CHAPTER 2 Tax Year and Accounting Methods

  1. Accounting Periods
  2. Accounting Methods
  3. Uniform Capitalization Rules

Once you select your form of business organization, you must decide how you will report your income. There are 2 key decisions you must make: What is the time frame for calculating your income and deductions (called the tax year or accounting period), and what are the rules that you will follow to calculate your income and deductions (called the accounting method). In some cases, as you will see, your form of business organization restricts you to an accounting period or accounting method. In other cases, however, you can choose which method is best for your business. Depending upon circumstances, you may want to need to change your accounting method. Sometimes making a change is easy, with automatic procedures; other situations require IRS consent, as you will see later in this chapter.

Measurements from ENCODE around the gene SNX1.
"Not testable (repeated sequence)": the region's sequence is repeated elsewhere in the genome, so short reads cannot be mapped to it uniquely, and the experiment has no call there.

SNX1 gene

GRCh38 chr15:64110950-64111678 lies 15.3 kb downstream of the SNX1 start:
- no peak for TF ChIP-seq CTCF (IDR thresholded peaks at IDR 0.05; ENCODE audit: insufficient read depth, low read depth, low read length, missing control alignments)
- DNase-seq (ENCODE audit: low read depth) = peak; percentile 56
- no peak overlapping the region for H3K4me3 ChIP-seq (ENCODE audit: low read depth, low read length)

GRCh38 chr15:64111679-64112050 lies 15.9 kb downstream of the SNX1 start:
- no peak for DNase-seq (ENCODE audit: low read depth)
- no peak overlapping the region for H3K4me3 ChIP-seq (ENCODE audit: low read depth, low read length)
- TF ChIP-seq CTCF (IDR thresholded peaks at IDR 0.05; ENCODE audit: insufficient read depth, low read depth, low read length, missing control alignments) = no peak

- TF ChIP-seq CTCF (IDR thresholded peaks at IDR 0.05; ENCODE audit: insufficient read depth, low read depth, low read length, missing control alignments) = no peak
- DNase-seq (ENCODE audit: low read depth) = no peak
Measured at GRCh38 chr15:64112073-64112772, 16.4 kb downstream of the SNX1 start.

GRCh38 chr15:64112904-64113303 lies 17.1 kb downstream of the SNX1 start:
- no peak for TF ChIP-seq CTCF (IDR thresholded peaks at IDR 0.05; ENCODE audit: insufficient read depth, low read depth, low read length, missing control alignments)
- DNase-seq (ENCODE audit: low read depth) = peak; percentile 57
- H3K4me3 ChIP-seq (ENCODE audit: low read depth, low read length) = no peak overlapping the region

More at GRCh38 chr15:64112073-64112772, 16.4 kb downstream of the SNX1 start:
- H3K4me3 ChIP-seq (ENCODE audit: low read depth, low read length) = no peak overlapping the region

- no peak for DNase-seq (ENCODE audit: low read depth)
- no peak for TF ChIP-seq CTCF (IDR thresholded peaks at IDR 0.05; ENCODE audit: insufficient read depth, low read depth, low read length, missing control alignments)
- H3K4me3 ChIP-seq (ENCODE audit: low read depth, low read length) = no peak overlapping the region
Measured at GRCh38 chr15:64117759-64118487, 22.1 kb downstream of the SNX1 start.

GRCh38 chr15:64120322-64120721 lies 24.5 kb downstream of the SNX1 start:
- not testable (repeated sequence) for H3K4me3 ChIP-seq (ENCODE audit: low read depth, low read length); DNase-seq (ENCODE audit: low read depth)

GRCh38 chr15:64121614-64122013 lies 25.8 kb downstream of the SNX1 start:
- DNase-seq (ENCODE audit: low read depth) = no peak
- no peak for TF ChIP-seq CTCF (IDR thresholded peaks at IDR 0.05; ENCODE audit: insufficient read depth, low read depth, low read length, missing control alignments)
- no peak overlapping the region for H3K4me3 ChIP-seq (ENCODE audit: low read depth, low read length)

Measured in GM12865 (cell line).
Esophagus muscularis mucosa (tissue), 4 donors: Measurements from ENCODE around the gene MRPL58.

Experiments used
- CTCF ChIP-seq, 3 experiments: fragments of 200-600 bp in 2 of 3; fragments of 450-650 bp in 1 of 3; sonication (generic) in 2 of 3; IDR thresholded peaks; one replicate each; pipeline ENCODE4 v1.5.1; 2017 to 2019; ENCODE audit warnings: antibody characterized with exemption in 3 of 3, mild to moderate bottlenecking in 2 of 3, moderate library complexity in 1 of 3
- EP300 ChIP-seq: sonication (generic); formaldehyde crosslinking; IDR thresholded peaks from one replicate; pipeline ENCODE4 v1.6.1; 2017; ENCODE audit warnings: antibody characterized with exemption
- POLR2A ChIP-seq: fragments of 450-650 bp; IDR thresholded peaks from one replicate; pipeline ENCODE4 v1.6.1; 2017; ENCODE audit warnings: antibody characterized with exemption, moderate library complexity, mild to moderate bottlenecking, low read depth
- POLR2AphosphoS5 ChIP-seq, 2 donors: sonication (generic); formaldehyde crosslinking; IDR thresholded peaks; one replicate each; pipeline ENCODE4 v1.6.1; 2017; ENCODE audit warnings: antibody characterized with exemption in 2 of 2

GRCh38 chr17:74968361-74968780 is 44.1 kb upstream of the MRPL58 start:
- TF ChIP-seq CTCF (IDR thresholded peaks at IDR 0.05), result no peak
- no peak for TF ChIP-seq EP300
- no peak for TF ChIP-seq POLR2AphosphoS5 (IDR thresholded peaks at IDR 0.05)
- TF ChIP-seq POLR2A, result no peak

For a further discussion on tax years and accounting methods, see IRS Publication 538, Accounting Periods and Methods. Inventory rules are discussed in Chapter 4.

Accounting Periods

You account for your income and expenses on an annual basis. This period is called your tax year. There are 2 methods for fixing your tax year: calendar and fiscal. Under the calendar year, you use a 12-month period ending on December 31. Under the fiscal year, you use a 12-month period ending at the end of any month other than December.

You select your tax year when you first begin your business. You ...

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